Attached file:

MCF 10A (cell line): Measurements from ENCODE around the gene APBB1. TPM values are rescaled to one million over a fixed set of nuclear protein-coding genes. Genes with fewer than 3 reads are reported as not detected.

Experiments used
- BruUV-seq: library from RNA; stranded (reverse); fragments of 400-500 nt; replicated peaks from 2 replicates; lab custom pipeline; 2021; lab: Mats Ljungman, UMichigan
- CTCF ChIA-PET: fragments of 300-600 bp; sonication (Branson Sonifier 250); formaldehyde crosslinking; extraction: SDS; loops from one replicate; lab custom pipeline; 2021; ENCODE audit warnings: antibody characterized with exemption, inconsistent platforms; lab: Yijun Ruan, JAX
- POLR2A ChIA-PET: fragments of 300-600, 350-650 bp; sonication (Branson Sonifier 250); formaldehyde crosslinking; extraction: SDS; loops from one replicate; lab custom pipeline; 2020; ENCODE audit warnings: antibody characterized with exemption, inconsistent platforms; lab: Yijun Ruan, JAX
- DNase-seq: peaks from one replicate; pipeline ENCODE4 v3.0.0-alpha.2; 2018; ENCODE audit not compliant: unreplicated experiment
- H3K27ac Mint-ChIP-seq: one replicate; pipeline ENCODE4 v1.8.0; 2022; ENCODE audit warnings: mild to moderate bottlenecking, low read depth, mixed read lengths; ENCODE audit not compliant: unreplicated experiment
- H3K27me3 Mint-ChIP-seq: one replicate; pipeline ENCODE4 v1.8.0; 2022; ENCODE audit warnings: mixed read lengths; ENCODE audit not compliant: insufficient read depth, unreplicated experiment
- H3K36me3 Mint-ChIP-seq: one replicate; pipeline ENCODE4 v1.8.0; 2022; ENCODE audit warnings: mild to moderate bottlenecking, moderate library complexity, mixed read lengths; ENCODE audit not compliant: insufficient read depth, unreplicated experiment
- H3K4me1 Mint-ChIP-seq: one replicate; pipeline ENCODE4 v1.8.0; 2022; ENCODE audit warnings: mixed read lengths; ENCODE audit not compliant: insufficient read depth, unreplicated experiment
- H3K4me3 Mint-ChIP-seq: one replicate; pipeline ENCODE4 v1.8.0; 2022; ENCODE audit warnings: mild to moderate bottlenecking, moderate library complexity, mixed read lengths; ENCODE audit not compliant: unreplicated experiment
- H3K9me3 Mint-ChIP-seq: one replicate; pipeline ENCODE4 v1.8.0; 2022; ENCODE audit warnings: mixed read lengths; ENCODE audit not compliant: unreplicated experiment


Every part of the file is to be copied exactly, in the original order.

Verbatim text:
MCF 10A (cell line): Measurements from ENCODE around the gene APBB1. TPM values are rescaled to one million over a fixed set of nuclear protein-coding genes. Genes with fewer than 3 reads are reported as not detected.

Experiments used
- BruUV-seq: library from RNA; stranded (reverse); fragments of 400-500 nt; replicated peaks from 2 replicates; lab custom pipeline; 2021; lab: Mats Ljungman, UMichigan
- CTCF ChIA-PET: fragments of 300-600 bp; sonication (Branson Sonifier 250); formaldehyde crosslinking; extraction: SDS; loops from one replicate; lab custom pipeline; 2021; ENCODE audit warnings: antibody characterized with exemption, inconsistent platforms; lab: Yijun Ruan, JAX
- POLR2A ChIA-PET: fragments of 300-600, 350-650 bp; sonication (Branson Sonifier 250); formaldehyde crosslinking; extraction: SDS; loops from one replicate; lab custom pipeline; 2020; ENCODE audit warnings: antibody characterized with exemption, inconsistent platforms; lab: Yijun Ruan, JAX
- DNase-seq: peaks from one replicate; pipeline ENCODE4 v3.0.0-alpha.2; 2018; ENCODE audit not compliant: unreplicated experiment
- H3K27ac Mint-ChIP-seq: one replicate; pipeline ENCODE4 v1.8.0; 2022; ENCODE audit warnings: mild to moderate bottlenecking, low read depth, mixed read lengths; ENCODE audit not compliant: unreplicated experiment
- H3K27me3 Mint-ChIP-seq: one replicate; pipeline ENCODE4 v1.8.0; 2022; ENCODE audit warnings: mixed read lengths; ENCODE audit not compliant: insufficient read depth, unreplicated experiment
- H3K36me3 Mint-ChIP-seq: one replicate; pipeline ENCODE4 v1.8.0; 2022; ENCODE audit warnings: mild to moderate bottlenecking, moderate library complexity, mixed read lengths; ENCODE audit not compliant: insufficient read depth, unreplicated experiment
- H3K4me1 Mint-ChIP-seq: one replicate; pipeline ENCODE4 v1.8.0; 2022; ENCODE audit warnings: mixed read lengths; ENCODE audit not compliant: insufficient read depth, unreplicated experiment
- H3K4me3 Mint-ChIP-seq: one replicate; pipeline ENCODE4 v1.8.0; 2022; ENCODE audit warnings: mild to moderate bottlenecking, moderate library complexity, mixed read lengths; ENCODE audit not compliant: unreplicated experiment
- H3K9me3 Mint-ChIP-seq: one replicate; pipeline ENCODE4 v1.8.0; 2022; ENCODE audit warnings: mixed read lengths; ENCODE audit not compliant: unreplicated experiment